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Raman Dhillon

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Learn about the complaint process

1. Can filing a complaint make a difference?

The National Consumer Complaint Database is your chance to help identify motor carriers (bus, truck, and moving companies), brokers, and Auto Haulers who are reported to have engaged in violations of the commercial regulations. These complaints, along with other data sources, are used to make decisions about which companiesFMCSA will investigate.

2. When should I file a complaint?

The National Consumer Complaint Database is intended for investigation of a past event involving a violation of a law or regulation within the jurisdiction of the FMCSA. IMPORTANT: If this is a safety emergency, please call 911 immediately. The National Consumer Complaint Database is the intended only for the investigation of past events.

3. How does the complaint process work?

Your complaint will be entered into FMCSA’s National Consumer Complaint Database and will be used for analytical and statistical purposes.
Your complaint will be maintained in the company’s file as part of its permanent record.
If FMCSA decides to take enforcement action against the company you may be contacted to provide additional information and documentation.
What should I include in the complaint?

At a minimum include:
Your name, address, and telephone number.
The name, address, and telephone number of the company.
Origin and destination of the shipment.
The Department of Transportation (DOT) and Motor Carrier (MC) identification numbers if available.
Specific violation(s) alleged.

Click here National Consumer Complaint Database

SACRAMENTO – LKQ Corporation, a Chicago-based provider of alternative and specialty automotive parts, has agreed to pay a $294,000 penalty for selling illegal, used diesel particulate (soot) filters, violating California’s Aftermarket Parts and Diesel Particulate Filter Verification Regulations.

It is illegal to sell or install a used diesel soot filter for use in heavy-duty trucks in California. It is also illegal for a business to install one of these filters without being authorized by the filter manufacturer.

In a related case in 2017, West Coast Diesel, a Fresno repair shop caught selling and installing illegal parts, agreed to a settlement that included additional monetary penalties should they violate the terms of the agreement by installing even one diesel particulate filter. Several other Central Valley diesel repair shops are now under investigation for selling and installing illegal filters.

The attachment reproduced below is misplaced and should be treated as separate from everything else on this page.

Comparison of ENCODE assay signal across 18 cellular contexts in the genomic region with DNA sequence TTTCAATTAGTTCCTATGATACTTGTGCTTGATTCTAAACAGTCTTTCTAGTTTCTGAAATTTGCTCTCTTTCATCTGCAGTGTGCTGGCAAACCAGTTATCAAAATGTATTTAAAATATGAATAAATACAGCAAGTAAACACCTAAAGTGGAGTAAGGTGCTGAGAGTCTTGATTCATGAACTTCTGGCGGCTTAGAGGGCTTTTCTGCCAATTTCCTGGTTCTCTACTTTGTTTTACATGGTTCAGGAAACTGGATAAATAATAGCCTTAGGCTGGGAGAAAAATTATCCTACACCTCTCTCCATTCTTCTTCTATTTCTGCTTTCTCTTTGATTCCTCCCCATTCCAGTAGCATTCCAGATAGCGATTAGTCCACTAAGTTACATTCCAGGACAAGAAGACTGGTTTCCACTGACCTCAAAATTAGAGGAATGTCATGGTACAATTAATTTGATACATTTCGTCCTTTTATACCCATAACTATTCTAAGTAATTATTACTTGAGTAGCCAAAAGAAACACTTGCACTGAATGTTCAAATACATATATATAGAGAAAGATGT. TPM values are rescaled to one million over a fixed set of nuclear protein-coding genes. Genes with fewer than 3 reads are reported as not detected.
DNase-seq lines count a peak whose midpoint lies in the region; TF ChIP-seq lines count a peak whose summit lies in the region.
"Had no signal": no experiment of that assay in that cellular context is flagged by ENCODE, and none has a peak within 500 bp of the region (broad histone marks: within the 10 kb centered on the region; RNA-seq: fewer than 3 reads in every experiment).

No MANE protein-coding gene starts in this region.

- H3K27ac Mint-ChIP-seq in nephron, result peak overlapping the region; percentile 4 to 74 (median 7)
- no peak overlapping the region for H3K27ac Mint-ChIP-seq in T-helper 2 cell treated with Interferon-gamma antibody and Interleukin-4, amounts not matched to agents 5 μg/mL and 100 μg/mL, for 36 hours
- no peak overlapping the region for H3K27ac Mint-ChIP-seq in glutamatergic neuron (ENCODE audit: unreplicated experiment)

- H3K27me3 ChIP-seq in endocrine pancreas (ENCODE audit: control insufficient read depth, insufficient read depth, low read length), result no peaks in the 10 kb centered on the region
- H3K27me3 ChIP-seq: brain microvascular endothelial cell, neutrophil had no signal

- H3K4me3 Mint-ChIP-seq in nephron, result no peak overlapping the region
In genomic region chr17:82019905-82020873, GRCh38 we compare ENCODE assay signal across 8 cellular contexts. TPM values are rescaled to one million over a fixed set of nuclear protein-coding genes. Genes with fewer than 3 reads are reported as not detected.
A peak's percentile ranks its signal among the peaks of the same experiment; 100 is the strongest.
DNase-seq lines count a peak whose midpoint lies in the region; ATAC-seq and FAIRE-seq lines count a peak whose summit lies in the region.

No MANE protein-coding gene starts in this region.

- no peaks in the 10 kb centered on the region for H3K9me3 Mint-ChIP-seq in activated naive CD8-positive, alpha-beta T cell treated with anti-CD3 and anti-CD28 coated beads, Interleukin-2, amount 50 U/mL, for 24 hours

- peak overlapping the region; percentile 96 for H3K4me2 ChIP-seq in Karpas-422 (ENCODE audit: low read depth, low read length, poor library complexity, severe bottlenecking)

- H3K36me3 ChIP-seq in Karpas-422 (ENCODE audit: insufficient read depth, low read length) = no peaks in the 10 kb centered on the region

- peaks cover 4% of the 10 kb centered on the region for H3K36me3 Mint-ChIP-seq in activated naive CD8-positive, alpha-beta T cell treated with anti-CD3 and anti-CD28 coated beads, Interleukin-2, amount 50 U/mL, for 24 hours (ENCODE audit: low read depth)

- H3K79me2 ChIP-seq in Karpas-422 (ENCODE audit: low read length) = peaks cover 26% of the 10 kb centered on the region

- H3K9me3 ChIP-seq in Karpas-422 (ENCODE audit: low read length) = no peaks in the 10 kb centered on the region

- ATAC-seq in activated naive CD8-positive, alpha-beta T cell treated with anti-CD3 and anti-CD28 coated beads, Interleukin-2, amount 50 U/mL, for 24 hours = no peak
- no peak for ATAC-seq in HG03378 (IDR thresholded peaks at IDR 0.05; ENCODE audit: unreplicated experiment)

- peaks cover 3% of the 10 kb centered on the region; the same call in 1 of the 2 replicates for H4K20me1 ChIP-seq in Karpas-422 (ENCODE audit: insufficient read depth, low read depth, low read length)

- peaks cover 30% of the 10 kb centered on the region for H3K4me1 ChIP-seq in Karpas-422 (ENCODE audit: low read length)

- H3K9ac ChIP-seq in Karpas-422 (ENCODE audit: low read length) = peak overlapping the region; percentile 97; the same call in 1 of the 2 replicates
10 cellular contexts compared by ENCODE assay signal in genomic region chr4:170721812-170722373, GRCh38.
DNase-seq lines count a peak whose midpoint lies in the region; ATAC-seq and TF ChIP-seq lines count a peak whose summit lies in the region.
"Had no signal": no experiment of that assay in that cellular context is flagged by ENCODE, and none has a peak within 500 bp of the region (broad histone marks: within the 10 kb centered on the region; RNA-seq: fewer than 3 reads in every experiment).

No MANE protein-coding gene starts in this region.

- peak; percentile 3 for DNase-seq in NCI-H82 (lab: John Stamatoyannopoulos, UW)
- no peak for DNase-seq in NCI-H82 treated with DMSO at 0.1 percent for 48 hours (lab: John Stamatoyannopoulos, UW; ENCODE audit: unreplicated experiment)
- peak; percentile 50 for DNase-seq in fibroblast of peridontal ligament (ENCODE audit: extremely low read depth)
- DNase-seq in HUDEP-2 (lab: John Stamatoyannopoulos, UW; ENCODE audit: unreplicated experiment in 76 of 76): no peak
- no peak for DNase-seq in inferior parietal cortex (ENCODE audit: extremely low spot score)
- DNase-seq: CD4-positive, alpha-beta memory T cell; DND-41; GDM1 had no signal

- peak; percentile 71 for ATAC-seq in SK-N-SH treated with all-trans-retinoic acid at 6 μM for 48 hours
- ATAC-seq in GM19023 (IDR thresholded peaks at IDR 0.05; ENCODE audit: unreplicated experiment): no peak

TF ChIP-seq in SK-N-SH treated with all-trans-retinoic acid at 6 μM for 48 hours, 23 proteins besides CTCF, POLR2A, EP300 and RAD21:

“The sales of illegal diesel particulate filters in California needs to stop, and I hope the actions announced today demonstrate the seriousness of these violations,” said CARB Enforcement Chief Todd Sax. “These companies sold cheap, illegal filters, harvested from other vehicles to unsuspecting truckers.”

Diesel filters in trucks trap soot that causes cancer, and so they are very important to protecting public health. California law requires truck owners to keep their diesel particulate filters in working order and to replace the filter if it is damaged and not working properly. Only CARB -certified filters may be sold, installed, or operated in California. Using an uncertified or improperly installed filter can damage an engine and expose those around the truck to toxic diesel soot.

Today’s announcement sends a critical message to business owners as well as consumers that CARB is actively enforcing the state’s landmark Truck and Bus Regulation, which requires truck owners to clean up their fleets by installing 2010 or newer engines by 2023, as well as its regulations governing the use and sale of diesel filters.

“Truckers need to understand the compliance process and take responsibility for properly maintaining their vehicles, including their soot filters,” said Sax. “We encourage truckers to check our CARB Truckstop website for information. Truckers can also call us at 1 866 6DIESEL and we will explain the requirements and what needs to be done.”

Sax also stressed that truckers need to take responsibility when it comes to choosing a repair shop for vehicle maintenance. These shops should be selling new, CARB-authorized filters, and their personnel should be properly trained by the filter manufacturer on the installation process.

“Truckers should make sure that when installing or replacing their diesel particulate filter that a CARB-approved device is being used,” said Sax. “When shopping for a filter, remember that if a deal seems too good to be true, it probably is.”

Sax also noted that it may be more cost-effective to buy a newer truck, since putting on a filter only ensures compliance for a couple of years at best, according to the Truck and Bus regulation phase-in schedule. Truckers can call CARB to find out if they might be eligible for loans or other financial incentives to help purchase new or newer equipment.

To settle its case and avoid legal action, LKQ agreed to pay $294,000 to the Air Pollution Control Fund to support air pollution research and education. In addition, the company updated its website and is no longer selling or advertising used filters for the California market.

Diesel exhaust contains a variety of harmful gases and more than 40 other known cancer-causing compounds. In 1998, California identified diesel particulate matter as a toxic air contaminant based on its potential to cause cancer, premature death, and other health problems.

To qualify for your per diem, IRS rules state your job has to be away from”your tax dwelling considerably more” than a normal workday and you must sleep away from your home on the days the per diem is being used, ATBS says.
Company drivers can’t subtract meal per diem in their earnings. The Tax Cut and Jobs Act of 2017, the tax reform eliminated by Congress, removed per diem deductions for company drivers beginning to the 2018 filing year.
Owner-operators are allowed to maintain a meal per diem of $66 per day they are away from home, according to a new per diem structure announced this week by the IRS. The change, a $3 increase, took effect Oct. 1.